Amahl and the Night Visitors

Holidailies 2004December 12, 2004
Sunday
Amahl and the Night Visitors is Gian Carlo Menotti’s one-act Christmas opera written for television in 1951. It tells the story of a lame shepherd boy who lives in what should be taken for first-century Judea. Given to imaginative tales of “a leopard with a woman’s head,” and “a tree branch that shrieked and bled,” he draws skepticism from his distracted widowed mother when he tells her that a star with a tail hangs above their house. Late in the night, however, the family is visited by three richly-robed kings who seek to rest a while from their journey following the star, which they believe will lead them to a newborn who is destined to become a great leader. Amahl and his mother, along with their neighbors, offer the kings hospitality and entertainment.

While everyone is asleep, however, the mother regards the cask of gold that the kings intend to give the child. She determines to take just a little, knowing they won’t miss it and knowing what she can do for her own child. Their servant discovers her in mid-theft and causes a commotion. The kings tell her that she can keep the gold, and explain to her the nature of the child whom they seek: “his might will not be built on your toil, . . . on love alone he will build his kingdom, . . . and the keys to his city belong to the poor.” Saying that “for such a king I have waited all my life,” the mother insists that the kings take back their gold. Impulsively, Amahl offers his crutch because the child might need one, and suddenly finds himself able to walk.

Much rejoicing at this miracle follows, and the kings offer to take Amahl along with them so that he can present his gift himself. The story ends with a tender goodbye between Amahl and his mother.

I have known and loved this story nearly all of my life. I grew up watching it on television until technical difficulties with the original production and a dispute between Menotti and NBC ended the annual presentations. Since the early 1970s I have sought local productions, and even played in the pit orchestra for one which featured David Aiken, who originated the role of King Melchior. I’ve seen it performed in church basements, community centers, elegant theaters, church sanctuaries, and one high school stage. I own two different audio recordings of it, and a murky copy of the kinescope made of the original performance. I know every note and can sing all the parts at once.

Ron and Lynn have seen it several times with me, and although they enjoyed it, they do not share my passion for it. They’ll watch the Christmas episode of Dragnet with me, but they don’t want to go to any more performances of Amahl.

So this afternoon I took my cousin Jim, his wife, Lisa, and Katie, their eight-year-old daughter, to a performance that promised to be excellent. It was being staged by the Little Theater of Mechanicsburg in conjunction with the Central Pennsylvania Youth Opera and Messiah College’s orchestra. The theater at Messiah College has stadium seating, so there are no obstructed views, and its lighting and acoustics are first-rate.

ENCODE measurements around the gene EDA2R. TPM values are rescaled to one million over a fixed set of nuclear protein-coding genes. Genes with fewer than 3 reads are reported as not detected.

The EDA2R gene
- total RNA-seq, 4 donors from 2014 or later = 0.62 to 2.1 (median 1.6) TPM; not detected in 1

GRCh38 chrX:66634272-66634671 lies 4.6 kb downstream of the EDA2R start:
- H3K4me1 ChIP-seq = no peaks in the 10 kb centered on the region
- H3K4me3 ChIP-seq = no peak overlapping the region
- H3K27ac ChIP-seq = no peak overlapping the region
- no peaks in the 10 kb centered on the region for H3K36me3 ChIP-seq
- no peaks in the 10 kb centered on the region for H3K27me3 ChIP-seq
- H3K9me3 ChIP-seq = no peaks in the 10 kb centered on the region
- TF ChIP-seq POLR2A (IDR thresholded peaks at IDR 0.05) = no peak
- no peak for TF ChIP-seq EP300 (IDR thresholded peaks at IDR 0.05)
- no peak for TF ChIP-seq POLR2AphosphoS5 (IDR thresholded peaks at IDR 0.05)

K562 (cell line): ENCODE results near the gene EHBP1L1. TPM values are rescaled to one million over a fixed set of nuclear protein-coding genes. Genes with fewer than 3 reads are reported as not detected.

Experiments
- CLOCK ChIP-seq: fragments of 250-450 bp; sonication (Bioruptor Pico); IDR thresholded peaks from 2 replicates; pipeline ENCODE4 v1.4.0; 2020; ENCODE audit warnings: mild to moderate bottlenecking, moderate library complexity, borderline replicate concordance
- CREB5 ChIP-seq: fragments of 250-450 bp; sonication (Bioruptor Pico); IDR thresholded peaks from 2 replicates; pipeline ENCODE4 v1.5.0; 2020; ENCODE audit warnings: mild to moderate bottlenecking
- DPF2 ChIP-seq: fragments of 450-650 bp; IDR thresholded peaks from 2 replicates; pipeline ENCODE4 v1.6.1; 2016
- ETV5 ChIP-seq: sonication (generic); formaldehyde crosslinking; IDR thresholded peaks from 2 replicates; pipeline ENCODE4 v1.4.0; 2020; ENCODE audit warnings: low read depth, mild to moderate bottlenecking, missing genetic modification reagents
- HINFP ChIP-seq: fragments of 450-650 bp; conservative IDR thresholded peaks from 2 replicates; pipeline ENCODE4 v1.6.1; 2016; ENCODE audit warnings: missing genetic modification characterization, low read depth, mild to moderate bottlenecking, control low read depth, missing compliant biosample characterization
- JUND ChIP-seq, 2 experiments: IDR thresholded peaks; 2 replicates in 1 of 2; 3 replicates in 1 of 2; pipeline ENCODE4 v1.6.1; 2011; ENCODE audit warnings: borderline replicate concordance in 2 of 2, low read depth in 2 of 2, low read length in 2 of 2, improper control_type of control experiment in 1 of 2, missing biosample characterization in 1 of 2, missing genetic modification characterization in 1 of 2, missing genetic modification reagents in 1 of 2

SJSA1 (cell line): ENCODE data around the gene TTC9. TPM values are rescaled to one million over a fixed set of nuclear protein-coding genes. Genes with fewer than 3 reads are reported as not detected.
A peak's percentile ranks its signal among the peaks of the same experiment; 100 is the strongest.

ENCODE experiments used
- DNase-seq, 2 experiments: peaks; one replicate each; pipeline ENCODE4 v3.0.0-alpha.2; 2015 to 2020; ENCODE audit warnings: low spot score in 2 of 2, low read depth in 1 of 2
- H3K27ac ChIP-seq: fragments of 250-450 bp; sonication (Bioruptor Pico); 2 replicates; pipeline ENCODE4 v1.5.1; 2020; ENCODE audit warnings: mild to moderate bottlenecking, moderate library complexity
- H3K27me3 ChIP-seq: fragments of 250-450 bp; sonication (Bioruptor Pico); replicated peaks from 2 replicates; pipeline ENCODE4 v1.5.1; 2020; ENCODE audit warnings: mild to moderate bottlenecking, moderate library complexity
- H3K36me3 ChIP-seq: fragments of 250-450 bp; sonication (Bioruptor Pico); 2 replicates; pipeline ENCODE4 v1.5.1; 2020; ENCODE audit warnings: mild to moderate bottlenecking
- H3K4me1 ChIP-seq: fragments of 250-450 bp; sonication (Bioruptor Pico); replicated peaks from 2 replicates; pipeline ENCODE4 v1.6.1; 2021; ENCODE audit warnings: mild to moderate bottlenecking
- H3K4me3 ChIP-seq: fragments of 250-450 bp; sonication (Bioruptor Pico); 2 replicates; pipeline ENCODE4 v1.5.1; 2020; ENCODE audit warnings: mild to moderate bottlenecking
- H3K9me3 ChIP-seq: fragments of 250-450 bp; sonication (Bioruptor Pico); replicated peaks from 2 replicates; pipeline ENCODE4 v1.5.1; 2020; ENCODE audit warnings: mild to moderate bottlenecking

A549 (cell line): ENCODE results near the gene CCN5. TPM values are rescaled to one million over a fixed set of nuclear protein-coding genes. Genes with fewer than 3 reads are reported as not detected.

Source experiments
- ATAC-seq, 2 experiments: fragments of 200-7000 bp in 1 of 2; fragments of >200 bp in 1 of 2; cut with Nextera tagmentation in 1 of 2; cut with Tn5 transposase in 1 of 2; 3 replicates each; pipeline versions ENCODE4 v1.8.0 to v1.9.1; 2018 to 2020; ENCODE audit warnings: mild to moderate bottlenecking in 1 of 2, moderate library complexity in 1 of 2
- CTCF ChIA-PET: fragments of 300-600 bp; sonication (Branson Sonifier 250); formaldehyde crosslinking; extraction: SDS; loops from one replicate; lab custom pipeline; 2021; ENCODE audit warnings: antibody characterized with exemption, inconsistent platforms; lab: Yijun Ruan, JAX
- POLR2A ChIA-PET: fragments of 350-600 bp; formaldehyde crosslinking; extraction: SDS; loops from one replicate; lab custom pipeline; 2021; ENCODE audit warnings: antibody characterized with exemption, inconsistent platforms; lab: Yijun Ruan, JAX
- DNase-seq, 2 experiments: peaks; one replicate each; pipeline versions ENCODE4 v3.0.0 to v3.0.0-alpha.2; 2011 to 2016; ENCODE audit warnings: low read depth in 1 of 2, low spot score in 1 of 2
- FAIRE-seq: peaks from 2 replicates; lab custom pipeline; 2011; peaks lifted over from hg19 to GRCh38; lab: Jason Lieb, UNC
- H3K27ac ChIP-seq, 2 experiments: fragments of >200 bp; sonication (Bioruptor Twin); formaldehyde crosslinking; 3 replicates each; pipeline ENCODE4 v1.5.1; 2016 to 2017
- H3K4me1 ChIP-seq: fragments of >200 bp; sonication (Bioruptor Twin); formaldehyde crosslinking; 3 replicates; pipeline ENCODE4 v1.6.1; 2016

Well, it wasn’t the worst performance I ever saw. That distinction goes to the sincere but inept church group that mounted their rendition in a corner of their fellowship hall with only a piano for accompaniment and their shepherds wearing eyeglasses and wristwatches. But it did have its flaws. Amahl had not been coached well in feigning lameness, and he seemed to make little use of the crutch. The Youth Opera members who comprised the shepherds’ chorus sang well, but there weren’t enough of them, and only one was a man.

But the biggest problem, at least for this connoisseur, was an egregious deviation from the text in the casting of the kings. When Amahl checks who is at the door, he reports to his mother first that the visitor is a king with a crown. She doesn’t believe him, and when he returns after another look, he amends that to two kings. Finally, after checking again, he tells her that “the kings are three, and one of them is black.”

Well, in the production I saw yesterday, one of them was not black. The servant was, sort of (very light-skinned with coarse hair), and it was he who stood in the doorway so that Amahl could deliver the line.

It will probably seem petty to most people that I find fault with an amateur production mounted by volunteers who do it for the love of performing. But the Little Theater is in its fifty-fourth season, charges admission (albeit not Broadway prices), and receives funding from a local arts endowment. I would think that in all of the capital city of Pennsylvania, a director or producer might be able to find a black baritone willing to take on the role.

But Katie enjoyed the production, and I enjoyed being with my cousin and his family. And there was one very nice touch that gave me a new insight into a story I thought I had nothing left to learn from.

As a child I thought it was a story about a youngster who sets of on an adventure. Later I saw that it was his selfless act in giving the most of what little he had that opened new worlds to him. More recently I’ve seen it as the story of a mother who has raised a child so strong in spirit that he overcomes his physical weakness and is ready to leave her.

In today’s performance, Amahl hugged his mother and then trailed the kings across the stage. When he was about to exit stage left he turned, looked at her, and ran back for a last embrace. Adventure calls, to be sure, but it is not without regret that one answers.

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